What Should I Be Teaching?
Resources with suggested cognitive skills/concepts lists based on a traditional K–12th grade structure:
By Vicki Bentley
“Grace and peace be multiplied to you in the knowledge of God and of Jesus our Lord, as His divine power has given to us all things that pertain to life and godliness, through the knowledge of Him who called us by glory and virtue .” (II Peter 1:2-3, NKJV)
You may wonder, “What should I teach my child this year?” If your child is in, say, kindergarten or third grade or sixth grade, what should be covered at that grade level? If you are using an all-inclusive curriculum package, this may not be a pressing issue for you. But if you choose to adapt the material, or move through it at your own pace, or if you use a more eclectic approach, you may be concerned about staying “on track,” or about significant learning gaps.
Keeping Track of Academic Milestones
When designing your child’s curriculum, you should first check the subject requirements of your state’s homeschool laws. If you have questions about the requirements, contact HSLDA.
While one of the benefits of home education is the flexibility to tailor the program to the child’s abilities, needs, and interests, it is also helpful—and often reassuring—to have a general idea of subjects that might be covered at various levels, especially in skills areas such as language arts and math. Some major publishers include a scope and sequence on their webpages. (Scope and sequence just means what material is covered and in what order.) You can also consult your state’s standards of learning through an online search (e.g., Virginia standards of learning), or you can track your child’s academic milestones using skills checklists for the basic subject areas of math, language arts, science, and social studies (see Resources).
You might use any of these as a guide, but ultimately, you decide what you will cover each year in each subject. Of course, as a conscientious homeschooling parent, you will want to provide a solid, well-rounded program of study, but the sequence of studies will generally be up to you. While language arts and math are sequential subjects and will often be similar from publisher to publisher, you have a lot of flexibility in other subject areas, such as science and social studies. Instead of studying a topic when the textbook publisher indicates you should, you might capitalize on your child’s interests or rearrange the order of study to suit your family’s needs or activities.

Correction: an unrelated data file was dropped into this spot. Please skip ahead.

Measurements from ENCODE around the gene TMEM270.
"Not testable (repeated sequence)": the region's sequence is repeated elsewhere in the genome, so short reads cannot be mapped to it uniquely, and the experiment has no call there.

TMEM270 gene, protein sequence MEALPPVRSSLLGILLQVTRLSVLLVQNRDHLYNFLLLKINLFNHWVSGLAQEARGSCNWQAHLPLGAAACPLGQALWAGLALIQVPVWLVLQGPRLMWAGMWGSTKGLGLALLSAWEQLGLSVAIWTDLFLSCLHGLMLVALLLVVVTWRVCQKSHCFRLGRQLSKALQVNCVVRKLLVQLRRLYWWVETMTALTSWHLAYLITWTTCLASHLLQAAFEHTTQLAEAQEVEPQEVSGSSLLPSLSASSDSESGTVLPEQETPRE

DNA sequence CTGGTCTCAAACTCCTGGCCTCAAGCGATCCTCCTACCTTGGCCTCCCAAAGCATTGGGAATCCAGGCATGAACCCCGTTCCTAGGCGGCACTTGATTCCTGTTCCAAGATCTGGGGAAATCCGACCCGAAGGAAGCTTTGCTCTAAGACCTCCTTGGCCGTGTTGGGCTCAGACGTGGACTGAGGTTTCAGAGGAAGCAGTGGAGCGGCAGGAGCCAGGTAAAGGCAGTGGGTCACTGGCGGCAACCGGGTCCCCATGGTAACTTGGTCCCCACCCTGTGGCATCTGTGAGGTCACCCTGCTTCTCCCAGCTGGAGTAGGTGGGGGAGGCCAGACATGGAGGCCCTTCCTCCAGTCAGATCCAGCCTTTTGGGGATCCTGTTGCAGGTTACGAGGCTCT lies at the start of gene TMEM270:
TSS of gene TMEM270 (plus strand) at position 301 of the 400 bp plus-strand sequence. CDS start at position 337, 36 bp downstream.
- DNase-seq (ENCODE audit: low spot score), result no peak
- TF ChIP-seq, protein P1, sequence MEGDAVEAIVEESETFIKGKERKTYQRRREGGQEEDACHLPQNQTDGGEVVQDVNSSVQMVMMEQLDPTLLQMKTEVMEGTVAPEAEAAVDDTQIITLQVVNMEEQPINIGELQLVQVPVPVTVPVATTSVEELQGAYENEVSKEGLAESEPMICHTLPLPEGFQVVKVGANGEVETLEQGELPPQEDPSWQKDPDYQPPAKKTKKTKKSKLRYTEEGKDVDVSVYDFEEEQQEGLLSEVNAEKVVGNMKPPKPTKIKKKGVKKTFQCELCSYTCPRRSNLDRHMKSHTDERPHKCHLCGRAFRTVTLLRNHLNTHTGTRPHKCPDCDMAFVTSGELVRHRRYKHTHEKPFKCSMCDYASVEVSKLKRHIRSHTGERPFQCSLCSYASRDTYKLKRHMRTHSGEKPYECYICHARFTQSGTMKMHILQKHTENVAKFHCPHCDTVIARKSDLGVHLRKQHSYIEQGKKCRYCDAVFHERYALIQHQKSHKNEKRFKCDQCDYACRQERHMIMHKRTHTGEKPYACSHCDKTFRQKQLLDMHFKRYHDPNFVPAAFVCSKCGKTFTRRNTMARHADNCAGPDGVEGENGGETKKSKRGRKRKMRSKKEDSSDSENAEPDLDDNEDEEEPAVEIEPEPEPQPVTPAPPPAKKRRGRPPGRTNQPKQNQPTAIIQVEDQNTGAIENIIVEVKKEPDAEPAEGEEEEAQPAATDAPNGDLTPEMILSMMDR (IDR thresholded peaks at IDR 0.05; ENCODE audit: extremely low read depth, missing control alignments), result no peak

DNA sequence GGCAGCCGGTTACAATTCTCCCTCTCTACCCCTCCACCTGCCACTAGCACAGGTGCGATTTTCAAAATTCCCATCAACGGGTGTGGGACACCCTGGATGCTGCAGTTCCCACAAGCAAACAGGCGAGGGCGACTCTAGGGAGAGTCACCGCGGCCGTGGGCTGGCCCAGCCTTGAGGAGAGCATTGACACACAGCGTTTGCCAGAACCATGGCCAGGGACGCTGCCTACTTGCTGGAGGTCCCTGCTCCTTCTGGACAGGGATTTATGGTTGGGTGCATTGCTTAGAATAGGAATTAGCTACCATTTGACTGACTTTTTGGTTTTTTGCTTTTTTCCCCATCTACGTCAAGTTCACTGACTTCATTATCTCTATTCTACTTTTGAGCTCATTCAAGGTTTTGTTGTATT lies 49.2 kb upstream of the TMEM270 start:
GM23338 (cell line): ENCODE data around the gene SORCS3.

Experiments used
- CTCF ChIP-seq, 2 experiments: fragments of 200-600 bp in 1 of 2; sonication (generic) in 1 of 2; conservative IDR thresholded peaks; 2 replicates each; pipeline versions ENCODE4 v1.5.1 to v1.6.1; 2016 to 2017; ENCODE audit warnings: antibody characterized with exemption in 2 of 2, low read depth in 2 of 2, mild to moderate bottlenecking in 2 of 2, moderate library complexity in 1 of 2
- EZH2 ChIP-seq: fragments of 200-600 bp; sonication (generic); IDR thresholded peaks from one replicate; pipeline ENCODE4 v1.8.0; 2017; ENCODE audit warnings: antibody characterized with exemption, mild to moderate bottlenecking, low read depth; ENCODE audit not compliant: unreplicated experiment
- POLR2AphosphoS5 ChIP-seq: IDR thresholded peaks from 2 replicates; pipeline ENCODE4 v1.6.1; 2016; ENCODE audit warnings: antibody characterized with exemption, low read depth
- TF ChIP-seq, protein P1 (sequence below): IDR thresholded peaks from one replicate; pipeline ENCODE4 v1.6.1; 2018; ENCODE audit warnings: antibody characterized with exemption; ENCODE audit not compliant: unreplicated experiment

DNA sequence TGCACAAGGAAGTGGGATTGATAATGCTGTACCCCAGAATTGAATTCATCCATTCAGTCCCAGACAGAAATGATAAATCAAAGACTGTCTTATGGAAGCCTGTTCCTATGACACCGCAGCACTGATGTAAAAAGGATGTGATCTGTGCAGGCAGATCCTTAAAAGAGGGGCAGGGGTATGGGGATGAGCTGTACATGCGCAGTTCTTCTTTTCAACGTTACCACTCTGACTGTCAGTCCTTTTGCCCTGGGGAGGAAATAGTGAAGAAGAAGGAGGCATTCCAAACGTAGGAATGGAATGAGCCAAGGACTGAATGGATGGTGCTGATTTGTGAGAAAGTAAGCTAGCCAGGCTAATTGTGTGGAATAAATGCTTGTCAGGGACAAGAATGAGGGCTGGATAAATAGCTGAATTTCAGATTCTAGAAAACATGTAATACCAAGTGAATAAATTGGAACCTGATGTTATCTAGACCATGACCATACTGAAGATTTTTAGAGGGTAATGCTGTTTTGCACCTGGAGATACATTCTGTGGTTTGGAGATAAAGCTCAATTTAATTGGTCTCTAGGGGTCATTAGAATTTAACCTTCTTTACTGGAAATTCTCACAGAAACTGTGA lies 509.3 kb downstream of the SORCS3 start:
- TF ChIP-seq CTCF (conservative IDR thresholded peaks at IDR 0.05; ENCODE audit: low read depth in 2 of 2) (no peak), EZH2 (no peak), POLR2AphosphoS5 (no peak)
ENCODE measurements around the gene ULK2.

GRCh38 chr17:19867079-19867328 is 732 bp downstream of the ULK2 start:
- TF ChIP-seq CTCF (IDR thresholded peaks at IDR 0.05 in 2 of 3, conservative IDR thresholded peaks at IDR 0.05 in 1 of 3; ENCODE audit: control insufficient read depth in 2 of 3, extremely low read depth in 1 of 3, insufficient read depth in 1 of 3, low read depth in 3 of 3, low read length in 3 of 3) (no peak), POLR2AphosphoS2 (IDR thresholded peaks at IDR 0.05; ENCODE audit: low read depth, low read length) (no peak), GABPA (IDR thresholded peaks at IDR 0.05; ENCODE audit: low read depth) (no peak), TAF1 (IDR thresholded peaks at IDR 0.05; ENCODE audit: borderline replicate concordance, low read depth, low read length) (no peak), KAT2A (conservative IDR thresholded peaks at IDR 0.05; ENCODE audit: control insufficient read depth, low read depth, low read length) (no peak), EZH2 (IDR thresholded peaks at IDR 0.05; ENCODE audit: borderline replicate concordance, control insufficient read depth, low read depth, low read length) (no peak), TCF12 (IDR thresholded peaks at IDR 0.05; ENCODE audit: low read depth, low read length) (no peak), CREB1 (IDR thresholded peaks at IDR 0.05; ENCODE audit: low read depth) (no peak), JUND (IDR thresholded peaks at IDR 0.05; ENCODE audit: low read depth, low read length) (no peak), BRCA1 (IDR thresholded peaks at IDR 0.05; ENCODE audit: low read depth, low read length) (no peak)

What if Your Child Doesn’t “Fit” in a Certain Grade Level?
If you have a child who is grasping the concepts more quickly than anticipated, you may be apprehensive about letting him “move ahead."” Instead of limiting yourself to only certain material because it is listed somewhere as the appropriate material for this grade level, think outside the (grade level) box—consider what your child has mastered, then move to the next level. In other words, think in terms of ability levels, not grade levels. It is OK to use the grade level designation on your curriculum as a suggested sequence, rather than as a time restriction.
Take your cue from the gifted/talented class model: The child in such a program in a conventional setting still retains his chronological grade “label,” but he moves ahead in areas of special interest or ability. For example, a third grader might be at a fourth or fifth grade level in math or science. Another option is to encourage the child to delve more deeply into the subject at hand, taking advantage of the extra time made available by early completion of the planned lessons.
Of course, if you have concerns that your child is working significantly behind the average for his level, you may want to consult with our Struggling Learners coordinators and/or the legal representative for your state. It could be a simple as tweaking the curriculum to meet his needs.
The Most Important Lessons
Reading, writing, and ’rithmetic (as well as other skill and content subjects) are certainly important, and they provide a valuable means by which we learn about the world around us and by which we communicate and interact with others. However, we would be remiss to set academic standards without spiritual standards. Inge Cannon reminds us:
Here’s wishing you an eternal perspective (and lesson plans in pencil, not ink!).